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I got question about preparation data for my ML algorithm. Raw data has format similar to:

{
  "finances": [
    {
      "assets": 1230.39,
      "investments": 3245.39,
      "netProfit": 8765.45,
      "year": 2017
    },
    {
      "assets": 111.11,
      "investments": 222.22,
      "netProfit": 333.33,
      "year": 2016
    },
    {
      "assets": 1111.11,
      "investments": 2222.22,
      "netProfit": 3333.33,
      "year": 2015
    }
  ],
  "someValue": 123.45,
  "title": "Hello!"
}

And I am wondering what is best way to pass data about finances to my algorithm (Number of years can differ from 0 to 8).

I was thinking about making every parameter for every year new attribute, but this would lead to have many not null values for some cases, because not every record has 8 years of financial history.

My question is: What is best way to handle such data in Input data (In fact every of finances elements would have more values in it (around 10-15).

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  • $\begingroup$ Welcome to the site! The data seem to be in JSON format, which makes it easy to parse into a data frame. About choosing the right attributes: What do you want to do with your ML algorithm? $\endgroup$ – Elias Strehle Feb 6 '18 at 20:03
  • $\begingroup$ I would like to some some loan approval predictions, I'm kinda newbie in ML. so sorry if my question is silly. I'm just wonering what is the best way to pass finances to my ML algorithm and how to handle null values if there will be any if given solution. $\endgroup$ – Blejwi Feb 6 '18 at 20:06
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The ultimate end goal of your modeling is going to affect the way you want to format your data. It's a good practice whenever you start a machine learning project to ask yourself, what is the precise question you want to answer, because whatever model you generate, it's only going to make sense if used in the context of the question asked.

If in your case you want to predict loan approvals, then first you need to check whether that information is even present in the data you have. The JSON you have just shows historical data, but do you know the outcome for each data point? Is that another feature, maybe recorded in the "someValue", "title" area of the file? Without it, you really can't do anything.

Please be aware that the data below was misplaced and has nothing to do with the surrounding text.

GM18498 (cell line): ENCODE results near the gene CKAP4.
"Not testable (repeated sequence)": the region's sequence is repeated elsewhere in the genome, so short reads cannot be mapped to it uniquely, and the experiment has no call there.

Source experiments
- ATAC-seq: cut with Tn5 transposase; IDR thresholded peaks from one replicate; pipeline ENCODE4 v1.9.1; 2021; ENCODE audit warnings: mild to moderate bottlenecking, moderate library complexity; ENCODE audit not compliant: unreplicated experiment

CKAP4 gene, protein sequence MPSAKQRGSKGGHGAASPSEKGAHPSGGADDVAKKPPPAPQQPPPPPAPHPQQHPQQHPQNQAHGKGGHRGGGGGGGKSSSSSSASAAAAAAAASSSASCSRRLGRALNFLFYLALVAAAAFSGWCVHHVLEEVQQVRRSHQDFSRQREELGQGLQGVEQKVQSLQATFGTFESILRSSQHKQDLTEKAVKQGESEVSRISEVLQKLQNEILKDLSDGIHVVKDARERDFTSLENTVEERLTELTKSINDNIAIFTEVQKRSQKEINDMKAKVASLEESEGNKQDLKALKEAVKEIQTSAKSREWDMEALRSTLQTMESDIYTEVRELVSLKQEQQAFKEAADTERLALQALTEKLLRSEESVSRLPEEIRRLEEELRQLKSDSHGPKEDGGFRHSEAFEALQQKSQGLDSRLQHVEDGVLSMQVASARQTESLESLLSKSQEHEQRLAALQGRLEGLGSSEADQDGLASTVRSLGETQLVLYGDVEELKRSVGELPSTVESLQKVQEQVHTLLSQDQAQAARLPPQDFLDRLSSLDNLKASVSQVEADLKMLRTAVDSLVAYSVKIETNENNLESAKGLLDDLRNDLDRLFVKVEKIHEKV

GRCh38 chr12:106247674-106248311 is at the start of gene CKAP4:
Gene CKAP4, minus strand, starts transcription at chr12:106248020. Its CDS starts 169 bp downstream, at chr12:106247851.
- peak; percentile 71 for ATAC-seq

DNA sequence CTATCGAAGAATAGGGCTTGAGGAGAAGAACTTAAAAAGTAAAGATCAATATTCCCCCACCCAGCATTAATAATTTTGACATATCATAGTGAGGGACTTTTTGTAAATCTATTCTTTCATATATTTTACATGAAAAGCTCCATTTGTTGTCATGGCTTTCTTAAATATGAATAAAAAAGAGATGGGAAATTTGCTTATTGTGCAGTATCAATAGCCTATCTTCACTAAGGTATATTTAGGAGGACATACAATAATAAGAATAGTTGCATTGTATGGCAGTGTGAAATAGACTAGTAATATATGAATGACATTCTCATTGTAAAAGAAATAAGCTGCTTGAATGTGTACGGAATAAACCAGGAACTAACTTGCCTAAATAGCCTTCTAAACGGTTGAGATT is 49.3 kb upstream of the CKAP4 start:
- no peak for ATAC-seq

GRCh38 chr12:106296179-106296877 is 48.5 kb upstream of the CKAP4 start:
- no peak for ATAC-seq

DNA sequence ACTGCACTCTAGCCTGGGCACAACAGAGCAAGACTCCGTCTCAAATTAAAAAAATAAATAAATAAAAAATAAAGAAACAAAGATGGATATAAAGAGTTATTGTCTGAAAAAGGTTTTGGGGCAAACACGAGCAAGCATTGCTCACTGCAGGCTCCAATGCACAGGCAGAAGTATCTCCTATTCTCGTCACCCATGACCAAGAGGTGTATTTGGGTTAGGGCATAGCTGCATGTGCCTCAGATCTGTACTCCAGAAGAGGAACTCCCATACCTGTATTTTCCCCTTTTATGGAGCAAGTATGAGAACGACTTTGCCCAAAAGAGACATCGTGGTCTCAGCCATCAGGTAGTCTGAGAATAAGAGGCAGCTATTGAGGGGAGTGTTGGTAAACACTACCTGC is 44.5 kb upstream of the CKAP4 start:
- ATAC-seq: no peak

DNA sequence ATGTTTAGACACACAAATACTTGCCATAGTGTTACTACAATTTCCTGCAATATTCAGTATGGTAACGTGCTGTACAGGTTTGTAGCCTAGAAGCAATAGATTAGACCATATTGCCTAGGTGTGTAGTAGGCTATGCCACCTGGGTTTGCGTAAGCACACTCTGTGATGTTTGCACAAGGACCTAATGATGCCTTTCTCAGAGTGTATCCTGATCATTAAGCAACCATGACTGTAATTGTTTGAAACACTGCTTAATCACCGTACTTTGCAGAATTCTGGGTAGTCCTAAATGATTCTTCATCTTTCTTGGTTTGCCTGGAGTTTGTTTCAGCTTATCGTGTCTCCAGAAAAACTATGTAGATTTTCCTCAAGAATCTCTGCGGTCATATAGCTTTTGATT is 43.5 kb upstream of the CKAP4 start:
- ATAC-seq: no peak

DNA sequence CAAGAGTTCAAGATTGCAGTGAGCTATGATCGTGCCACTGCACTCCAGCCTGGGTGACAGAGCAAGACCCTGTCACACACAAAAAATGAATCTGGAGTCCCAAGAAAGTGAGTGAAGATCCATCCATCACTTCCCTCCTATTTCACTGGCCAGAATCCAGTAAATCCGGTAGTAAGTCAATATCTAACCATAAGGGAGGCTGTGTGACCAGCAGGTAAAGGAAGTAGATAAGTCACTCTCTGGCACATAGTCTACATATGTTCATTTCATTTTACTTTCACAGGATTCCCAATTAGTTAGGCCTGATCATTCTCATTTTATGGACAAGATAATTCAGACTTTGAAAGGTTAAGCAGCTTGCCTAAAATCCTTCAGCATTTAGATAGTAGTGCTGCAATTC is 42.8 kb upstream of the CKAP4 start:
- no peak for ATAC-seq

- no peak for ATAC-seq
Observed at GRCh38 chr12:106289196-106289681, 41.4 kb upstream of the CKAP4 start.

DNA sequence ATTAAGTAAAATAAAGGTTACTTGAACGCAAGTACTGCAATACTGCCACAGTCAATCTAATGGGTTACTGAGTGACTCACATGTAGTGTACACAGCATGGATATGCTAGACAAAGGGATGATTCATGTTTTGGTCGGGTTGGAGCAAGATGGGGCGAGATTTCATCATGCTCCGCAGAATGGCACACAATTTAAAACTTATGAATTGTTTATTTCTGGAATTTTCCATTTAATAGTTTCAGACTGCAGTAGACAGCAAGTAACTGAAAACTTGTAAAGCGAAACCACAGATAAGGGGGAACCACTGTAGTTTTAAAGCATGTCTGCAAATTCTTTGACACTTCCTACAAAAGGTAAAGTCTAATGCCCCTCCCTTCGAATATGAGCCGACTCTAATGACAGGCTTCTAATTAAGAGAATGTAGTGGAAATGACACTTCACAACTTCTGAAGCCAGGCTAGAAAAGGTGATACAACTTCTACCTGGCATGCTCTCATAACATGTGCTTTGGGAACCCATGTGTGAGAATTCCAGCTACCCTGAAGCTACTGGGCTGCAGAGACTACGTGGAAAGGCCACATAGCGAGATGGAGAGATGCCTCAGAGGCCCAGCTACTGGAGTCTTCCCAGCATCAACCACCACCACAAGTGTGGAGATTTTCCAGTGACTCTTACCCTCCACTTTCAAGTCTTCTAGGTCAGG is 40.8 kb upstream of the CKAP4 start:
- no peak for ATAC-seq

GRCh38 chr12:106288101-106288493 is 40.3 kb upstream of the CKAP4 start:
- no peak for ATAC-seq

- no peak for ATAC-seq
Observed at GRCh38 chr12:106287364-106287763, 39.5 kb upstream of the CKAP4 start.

If you can get that information, then it's perfectly fine to generate a variable for each year: assets_year1, assets_year2, ... assets_year8, investments_year1, ... etc. True, year8 might have a lot of Null values, but that's not necessarily bad. For example, most models working with text data consist of really sparse training matrices, yet they do very well in practice. Depending on the algorithm, it might weed out those variables anyways. With Null values, you just have to try imputing the Null values differently, and you can also create an indicator variable for whether the column has missing values, and see how different settings change performance.

To take it a step further, you can also create additional features to encapsulate the nuances that are occurring over the years. Create features like the historical average, average change per year, total number of years of history, etc. Creative feature engineering is the hardest part, but can lead to big changes in performance.

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  • $\begingroup$ Great answer, thank you! Are there other ways of handling yearly variables? For example, counting total_assets with wages where last year has the highest wage, and 8 years ago has lower weight? Also, I know that null values are not allowed in some algorithms, so It is OK to replace them with mean values? $\endgroup$ – Blejwi Feb 7 '18 at 8:05
  • $\begingroup$ Since you have domain context, you can probably come up with a lot of valuable features for the years. Give that example a shot and let the algorithm work it out. For the nulls, most algorithms require imputing for the math to work, but there are different choices on how to do so. The simplest way is to impute the mean/median, but that can get tricky if you're concerned about data leakage. You want to impute the whole data with the mean of the training data, not the mean of the whole data. Imputing with a constant value like 0 is easier, but neither is better, it just depends on the data. $\endgroup$ – dbaghern Feb 7 '18 at 15:04

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